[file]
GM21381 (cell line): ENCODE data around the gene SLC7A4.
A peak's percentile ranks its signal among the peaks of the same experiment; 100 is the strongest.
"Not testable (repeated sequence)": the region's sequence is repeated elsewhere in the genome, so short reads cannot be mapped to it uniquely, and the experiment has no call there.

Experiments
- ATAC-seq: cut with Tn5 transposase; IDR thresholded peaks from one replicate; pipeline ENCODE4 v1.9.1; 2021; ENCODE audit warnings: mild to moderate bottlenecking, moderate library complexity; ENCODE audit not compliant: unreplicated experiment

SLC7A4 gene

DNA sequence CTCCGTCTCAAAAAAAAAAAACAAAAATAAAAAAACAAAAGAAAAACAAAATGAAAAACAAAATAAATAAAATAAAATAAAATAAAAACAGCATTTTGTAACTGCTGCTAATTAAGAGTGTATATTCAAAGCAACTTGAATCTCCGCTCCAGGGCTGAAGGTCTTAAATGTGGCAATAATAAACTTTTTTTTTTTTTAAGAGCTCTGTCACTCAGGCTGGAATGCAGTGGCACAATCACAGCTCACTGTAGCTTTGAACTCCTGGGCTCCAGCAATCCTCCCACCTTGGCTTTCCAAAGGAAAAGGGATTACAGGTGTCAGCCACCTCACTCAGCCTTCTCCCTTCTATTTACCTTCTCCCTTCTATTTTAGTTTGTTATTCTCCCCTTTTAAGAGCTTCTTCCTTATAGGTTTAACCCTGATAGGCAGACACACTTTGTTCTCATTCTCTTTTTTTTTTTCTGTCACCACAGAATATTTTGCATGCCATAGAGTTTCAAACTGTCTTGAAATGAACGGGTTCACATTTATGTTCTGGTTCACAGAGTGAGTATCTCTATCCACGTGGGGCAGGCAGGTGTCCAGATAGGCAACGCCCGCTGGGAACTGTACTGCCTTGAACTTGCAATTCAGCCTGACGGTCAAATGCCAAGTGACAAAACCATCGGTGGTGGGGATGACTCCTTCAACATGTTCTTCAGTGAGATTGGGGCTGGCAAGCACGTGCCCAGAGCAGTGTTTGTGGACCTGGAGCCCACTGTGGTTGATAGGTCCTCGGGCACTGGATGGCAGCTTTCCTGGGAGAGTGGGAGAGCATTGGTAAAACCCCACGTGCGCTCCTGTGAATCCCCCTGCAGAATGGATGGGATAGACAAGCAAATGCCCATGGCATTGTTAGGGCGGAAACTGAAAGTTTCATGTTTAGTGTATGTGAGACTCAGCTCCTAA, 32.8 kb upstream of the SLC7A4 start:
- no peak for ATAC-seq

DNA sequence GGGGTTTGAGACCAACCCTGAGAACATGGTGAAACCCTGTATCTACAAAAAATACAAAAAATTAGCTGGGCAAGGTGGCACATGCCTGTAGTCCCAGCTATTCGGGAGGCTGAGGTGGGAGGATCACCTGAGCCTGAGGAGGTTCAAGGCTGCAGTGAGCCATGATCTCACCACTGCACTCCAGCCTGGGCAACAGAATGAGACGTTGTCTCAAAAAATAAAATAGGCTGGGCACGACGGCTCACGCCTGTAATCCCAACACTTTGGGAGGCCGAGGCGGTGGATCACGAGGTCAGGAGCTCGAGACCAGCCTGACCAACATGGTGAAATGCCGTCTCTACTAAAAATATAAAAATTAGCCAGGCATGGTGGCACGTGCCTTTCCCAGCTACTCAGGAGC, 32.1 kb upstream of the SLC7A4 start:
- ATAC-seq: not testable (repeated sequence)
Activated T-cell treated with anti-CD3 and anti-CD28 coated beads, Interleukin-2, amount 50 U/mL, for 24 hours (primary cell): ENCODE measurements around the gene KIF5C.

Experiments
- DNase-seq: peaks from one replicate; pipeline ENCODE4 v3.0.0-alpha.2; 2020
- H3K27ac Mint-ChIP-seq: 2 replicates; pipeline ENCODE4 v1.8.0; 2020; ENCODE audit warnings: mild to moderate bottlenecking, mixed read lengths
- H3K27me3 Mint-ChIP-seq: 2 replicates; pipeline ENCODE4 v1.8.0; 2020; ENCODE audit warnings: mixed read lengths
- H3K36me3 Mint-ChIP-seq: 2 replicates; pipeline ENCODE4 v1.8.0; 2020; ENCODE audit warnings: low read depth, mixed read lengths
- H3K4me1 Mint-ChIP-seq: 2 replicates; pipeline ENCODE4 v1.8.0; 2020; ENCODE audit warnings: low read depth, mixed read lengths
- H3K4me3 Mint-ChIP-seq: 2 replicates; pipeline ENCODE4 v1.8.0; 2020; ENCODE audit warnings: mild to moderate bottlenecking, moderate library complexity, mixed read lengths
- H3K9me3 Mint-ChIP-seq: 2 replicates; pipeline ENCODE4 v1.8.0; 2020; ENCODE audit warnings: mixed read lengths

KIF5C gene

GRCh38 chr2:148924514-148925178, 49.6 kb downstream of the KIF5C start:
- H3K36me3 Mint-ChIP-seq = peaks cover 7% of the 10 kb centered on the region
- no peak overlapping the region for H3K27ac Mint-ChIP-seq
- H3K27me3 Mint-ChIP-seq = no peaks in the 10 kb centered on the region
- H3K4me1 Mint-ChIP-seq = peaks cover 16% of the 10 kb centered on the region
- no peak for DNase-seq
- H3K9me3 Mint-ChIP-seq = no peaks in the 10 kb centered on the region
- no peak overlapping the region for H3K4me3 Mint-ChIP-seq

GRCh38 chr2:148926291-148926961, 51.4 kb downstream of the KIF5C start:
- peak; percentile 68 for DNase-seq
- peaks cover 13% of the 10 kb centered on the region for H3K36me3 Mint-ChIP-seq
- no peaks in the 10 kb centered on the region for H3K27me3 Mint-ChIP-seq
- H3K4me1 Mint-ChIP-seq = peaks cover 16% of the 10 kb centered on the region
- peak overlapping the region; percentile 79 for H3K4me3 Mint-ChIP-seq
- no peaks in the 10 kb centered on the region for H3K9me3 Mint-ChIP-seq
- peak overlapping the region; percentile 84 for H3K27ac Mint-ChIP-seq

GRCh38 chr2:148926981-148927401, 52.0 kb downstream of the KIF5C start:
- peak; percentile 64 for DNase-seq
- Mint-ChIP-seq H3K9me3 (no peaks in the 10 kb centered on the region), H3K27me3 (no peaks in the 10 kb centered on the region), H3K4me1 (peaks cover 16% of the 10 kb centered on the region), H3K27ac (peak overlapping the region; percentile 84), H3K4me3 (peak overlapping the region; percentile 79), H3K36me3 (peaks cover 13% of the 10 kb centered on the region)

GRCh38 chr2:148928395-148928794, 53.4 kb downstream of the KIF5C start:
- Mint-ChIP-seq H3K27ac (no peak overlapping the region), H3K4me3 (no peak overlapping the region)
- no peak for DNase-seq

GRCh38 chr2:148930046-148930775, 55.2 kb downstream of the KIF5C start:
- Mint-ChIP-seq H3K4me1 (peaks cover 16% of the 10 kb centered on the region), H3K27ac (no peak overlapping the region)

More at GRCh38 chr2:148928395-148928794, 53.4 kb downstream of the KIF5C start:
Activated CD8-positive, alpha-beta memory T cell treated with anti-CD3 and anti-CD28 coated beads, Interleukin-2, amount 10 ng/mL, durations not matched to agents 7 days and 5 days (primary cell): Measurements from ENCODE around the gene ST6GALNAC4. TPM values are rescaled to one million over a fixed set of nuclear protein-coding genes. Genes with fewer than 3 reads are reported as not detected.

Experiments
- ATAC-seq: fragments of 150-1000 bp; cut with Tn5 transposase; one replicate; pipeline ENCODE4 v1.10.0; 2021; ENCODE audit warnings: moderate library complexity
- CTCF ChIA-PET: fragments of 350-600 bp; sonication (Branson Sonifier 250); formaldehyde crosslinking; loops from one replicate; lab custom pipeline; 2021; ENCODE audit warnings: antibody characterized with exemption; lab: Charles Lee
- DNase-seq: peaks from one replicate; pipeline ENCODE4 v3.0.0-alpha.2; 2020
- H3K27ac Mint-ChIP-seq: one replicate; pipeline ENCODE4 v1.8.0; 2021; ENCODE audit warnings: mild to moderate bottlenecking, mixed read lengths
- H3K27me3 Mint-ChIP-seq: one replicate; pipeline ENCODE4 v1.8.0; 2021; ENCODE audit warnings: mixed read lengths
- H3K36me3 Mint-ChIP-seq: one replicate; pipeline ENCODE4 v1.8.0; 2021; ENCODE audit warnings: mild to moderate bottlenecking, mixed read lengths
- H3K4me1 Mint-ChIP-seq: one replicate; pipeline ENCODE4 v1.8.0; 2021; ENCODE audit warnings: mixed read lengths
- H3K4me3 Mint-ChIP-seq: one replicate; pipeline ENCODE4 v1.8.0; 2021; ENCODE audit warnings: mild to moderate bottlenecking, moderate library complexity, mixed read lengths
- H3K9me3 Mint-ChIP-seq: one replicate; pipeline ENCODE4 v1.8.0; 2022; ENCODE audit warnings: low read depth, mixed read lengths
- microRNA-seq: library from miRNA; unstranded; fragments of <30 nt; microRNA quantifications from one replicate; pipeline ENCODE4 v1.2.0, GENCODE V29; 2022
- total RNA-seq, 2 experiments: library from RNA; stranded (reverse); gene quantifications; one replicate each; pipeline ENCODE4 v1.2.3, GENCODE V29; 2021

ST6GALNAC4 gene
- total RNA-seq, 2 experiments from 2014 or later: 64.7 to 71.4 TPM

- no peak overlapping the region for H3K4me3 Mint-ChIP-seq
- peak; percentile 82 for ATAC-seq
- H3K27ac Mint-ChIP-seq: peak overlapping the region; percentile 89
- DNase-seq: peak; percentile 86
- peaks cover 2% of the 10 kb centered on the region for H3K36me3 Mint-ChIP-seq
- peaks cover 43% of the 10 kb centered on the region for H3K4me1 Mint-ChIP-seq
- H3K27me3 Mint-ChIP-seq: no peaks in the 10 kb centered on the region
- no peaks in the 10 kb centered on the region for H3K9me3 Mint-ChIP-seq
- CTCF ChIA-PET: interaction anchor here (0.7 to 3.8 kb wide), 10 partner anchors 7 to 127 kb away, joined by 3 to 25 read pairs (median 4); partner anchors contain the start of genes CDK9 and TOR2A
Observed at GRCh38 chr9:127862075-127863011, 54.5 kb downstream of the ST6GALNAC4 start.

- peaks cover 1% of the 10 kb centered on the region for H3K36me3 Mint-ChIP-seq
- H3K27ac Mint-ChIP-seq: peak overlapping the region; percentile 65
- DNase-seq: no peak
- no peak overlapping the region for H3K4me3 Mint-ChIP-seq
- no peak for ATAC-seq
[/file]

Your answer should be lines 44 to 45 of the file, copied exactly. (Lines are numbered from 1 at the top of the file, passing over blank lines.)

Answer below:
- Mint-ChIP-seq H3K4me1 (peaks cover 16% of the 10 kb centered on the region), H3K27ac (no peak overlapping the region)

More at GRCh38 chr2:148928395-148928794, 53.4 kb downstream of the KIF5C start: